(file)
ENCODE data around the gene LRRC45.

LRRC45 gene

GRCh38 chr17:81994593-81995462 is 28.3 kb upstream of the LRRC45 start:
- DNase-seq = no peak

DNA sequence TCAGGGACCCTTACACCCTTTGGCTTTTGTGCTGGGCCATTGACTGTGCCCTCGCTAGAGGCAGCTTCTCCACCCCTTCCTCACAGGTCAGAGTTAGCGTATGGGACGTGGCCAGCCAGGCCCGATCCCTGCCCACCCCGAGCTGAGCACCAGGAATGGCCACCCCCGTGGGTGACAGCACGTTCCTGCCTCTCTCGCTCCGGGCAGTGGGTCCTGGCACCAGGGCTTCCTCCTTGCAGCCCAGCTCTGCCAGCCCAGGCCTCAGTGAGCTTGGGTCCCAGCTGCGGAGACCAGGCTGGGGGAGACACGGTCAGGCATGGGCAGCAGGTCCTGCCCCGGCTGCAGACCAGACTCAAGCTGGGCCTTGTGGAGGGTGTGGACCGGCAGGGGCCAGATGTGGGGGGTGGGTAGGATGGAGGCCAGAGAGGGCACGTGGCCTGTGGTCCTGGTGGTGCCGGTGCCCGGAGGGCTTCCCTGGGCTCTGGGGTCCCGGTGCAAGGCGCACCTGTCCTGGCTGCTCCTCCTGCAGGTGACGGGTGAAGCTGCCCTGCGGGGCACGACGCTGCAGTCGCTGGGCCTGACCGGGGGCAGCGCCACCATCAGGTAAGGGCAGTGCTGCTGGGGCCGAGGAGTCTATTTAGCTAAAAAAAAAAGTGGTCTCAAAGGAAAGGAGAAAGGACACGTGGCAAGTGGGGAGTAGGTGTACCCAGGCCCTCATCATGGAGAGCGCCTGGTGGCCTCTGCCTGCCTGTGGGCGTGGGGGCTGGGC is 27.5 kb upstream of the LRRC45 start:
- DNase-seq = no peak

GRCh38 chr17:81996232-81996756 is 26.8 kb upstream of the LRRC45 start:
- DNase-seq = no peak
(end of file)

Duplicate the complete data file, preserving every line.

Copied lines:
ENCODE data around the gene LRRC45.

LRRC45 gene

GRCh38 chr17:81994593-81995462 is 28.3 kb upstream of the LRRC45 start:
- DNase-seq = no peak

DNA sequence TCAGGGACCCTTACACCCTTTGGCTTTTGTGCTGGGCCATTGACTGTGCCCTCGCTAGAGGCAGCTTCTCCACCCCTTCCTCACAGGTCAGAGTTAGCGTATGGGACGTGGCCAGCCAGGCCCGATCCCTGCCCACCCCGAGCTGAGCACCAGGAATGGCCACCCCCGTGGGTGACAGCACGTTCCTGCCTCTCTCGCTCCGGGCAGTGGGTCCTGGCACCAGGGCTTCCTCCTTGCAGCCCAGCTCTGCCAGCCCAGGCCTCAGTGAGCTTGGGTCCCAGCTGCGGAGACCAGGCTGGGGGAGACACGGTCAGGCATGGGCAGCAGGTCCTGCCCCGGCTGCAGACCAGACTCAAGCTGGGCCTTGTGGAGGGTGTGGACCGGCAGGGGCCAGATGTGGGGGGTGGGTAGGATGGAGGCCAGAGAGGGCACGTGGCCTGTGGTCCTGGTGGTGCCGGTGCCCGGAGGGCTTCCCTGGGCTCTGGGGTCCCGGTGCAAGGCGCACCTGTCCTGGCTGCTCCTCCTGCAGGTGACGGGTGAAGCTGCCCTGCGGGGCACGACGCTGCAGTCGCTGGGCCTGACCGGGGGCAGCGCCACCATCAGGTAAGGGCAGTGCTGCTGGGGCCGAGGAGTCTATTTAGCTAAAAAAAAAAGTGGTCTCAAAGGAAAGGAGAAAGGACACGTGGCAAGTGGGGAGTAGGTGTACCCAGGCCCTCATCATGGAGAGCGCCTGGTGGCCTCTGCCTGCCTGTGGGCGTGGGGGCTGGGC is 27.5 kb upstream of the LRRC45 start:
- DNase-seq = no peak

GRCh38 chr17:81996232-81996756 is 26.8 kb upstream of the LRRC45 start:
- DNase-seq = no peak